Studies in general physiology. Part 1 [electronic resource] / by Jacques Loeb.

Loeb, Jacques, 1859-1924 [Browse]
Chicago : University of Chicago Press, 1905.
xiii, 423 p. : ill. ; 23 cm.


  • University of Chicago. Decennial publications ; [More in this series]
  • The decennial publications / University of Chicago ; 2nd ser., v. 15
Summary note
"In spite of the diversity of topics on general physiology, a single leading idea permeates all the papers of this collection, namely, that it is possible to get the life phenomena under our control, and that such a control and nothing else is the aim of biology. Thus the reader will notice that in a series of these publications I have tried to find the agencies which determine unequivocally the direction of the motion of animals, and will also notice that I consider a complete knowledge and control of these agencies the biological solution of the metaphysical problem of animal instinct and will. In taking up the problem of regeneration I started out with the idea of controlling these phenomena, and considered it my first aim to find means by which one organ could at desire be caused to grow in the place of another organ. Thus the experiments on heteromorphosis originated. As far as the problem of fertilization is concerned, it seemed to me that the first step toward its solution should consist in the attempt to produce larvae artificially from unfertilized eggs in various classes of animals." (PsycINFO Database Record (c) 2010 APA, all rights reserved).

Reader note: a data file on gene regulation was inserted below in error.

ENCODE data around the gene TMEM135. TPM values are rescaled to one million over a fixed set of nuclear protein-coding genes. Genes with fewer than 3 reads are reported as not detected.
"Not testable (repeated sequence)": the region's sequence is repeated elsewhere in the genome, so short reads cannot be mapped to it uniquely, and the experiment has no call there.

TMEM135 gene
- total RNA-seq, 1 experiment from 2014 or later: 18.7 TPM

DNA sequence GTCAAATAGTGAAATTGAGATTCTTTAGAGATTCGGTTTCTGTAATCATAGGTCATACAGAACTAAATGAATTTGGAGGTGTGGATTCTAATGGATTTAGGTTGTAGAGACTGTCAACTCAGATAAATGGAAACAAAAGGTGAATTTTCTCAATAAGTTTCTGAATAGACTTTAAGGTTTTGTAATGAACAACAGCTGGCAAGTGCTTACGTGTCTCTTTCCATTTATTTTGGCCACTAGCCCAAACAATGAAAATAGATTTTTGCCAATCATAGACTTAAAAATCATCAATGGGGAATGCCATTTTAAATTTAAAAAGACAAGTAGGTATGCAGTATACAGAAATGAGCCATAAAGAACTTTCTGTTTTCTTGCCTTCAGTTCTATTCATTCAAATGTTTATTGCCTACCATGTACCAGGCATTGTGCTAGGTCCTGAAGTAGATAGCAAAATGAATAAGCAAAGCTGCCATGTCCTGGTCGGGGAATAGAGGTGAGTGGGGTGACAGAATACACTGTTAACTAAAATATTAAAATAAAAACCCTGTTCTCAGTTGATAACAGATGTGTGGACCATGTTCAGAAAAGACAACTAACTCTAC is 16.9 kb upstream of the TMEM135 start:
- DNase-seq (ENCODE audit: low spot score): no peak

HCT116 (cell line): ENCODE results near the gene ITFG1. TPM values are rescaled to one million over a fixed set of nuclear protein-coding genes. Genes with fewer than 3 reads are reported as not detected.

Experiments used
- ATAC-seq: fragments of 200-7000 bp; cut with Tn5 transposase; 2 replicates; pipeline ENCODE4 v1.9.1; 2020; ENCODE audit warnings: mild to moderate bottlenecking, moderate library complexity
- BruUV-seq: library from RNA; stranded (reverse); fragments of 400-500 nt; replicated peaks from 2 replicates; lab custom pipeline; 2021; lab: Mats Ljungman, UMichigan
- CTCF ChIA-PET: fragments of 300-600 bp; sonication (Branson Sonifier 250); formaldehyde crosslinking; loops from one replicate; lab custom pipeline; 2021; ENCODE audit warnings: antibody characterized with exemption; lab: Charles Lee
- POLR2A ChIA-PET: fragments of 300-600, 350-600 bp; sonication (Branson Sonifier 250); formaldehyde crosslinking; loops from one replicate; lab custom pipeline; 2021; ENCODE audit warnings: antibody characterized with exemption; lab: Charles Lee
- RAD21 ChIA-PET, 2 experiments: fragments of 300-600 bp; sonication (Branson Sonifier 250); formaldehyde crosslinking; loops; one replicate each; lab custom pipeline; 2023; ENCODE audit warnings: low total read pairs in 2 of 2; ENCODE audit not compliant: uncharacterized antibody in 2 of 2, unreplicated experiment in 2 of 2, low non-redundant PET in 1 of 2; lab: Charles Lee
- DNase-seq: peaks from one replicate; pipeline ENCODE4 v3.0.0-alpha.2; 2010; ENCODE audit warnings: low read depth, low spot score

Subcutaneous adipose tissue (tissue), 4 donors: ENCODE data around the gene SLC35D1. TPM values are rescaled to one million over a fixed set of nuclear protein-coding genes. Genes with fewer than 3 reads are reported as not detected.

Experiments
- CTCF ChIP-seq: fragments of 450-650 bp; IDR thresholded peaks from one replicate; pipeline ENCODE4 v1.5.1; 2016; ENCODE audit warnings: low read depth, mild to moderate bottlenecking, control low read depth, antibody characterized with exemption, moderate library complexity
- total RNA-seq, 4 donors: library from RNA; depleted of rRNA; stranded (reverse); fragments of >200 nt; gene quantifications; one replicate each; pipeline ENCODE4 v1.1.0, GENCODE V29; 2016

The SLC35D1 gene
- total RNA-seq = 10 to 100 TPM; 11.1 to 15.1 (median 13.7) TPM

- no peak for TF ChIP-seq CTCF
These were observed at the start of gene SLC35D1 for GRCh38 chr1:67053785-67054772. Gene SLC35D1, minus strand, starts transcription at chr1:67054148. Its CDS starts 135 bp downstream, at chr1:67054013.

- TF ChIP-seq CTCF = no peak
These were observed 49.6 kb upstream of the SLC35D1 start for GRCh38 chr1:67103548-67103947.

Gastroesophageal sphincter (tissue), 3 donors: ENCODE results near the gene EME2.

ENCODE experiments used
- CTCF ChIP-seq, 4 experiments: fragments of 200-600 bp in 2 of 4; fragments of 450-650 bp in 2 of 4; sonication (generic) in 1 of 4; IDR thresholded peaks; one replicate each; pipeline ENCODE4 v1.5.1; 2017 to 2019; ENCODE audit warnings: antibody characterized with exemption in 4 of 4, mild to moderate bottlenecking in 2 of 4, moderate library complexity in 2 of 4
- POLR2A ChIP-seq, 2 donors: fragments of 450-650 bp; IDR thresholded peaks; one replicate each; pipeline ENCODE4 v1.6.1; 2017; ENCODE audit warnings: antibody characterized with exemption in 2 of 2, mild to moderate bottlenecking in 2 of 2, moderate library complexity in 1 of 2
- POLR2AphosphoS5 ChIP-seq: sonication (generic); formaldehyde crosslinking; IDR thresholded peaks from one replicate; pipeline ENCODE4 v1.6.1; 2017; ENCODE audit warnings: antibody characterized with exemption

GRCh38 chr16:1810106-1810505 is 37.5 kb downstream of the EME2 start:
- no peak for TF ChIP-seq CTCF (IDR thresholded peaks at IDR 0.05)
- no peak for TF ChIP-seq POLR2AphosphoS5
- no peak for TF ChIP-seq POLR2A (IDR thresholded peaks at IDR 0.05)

• "Only a small number of these papers appeared originally in English ... The other papers were translated from the German by Professor Martin H. Fischer ..."--Pref.
  • Paged continuously.
Reproduction note
Electronic reproduction. Washington, D.C. : American Psychological Association, 2012. Available via World Wide Web. Access limited by licensing agreement.
Other format(s)
Also issued in print.
Other title(s)
Statement on language in description
Princeton University Library aims to describe library materials in a manner that is respectful to the individuals and communities who create, use, and are represented in the collections we manage. Read more...
Other views
Staff view

Supplementary Information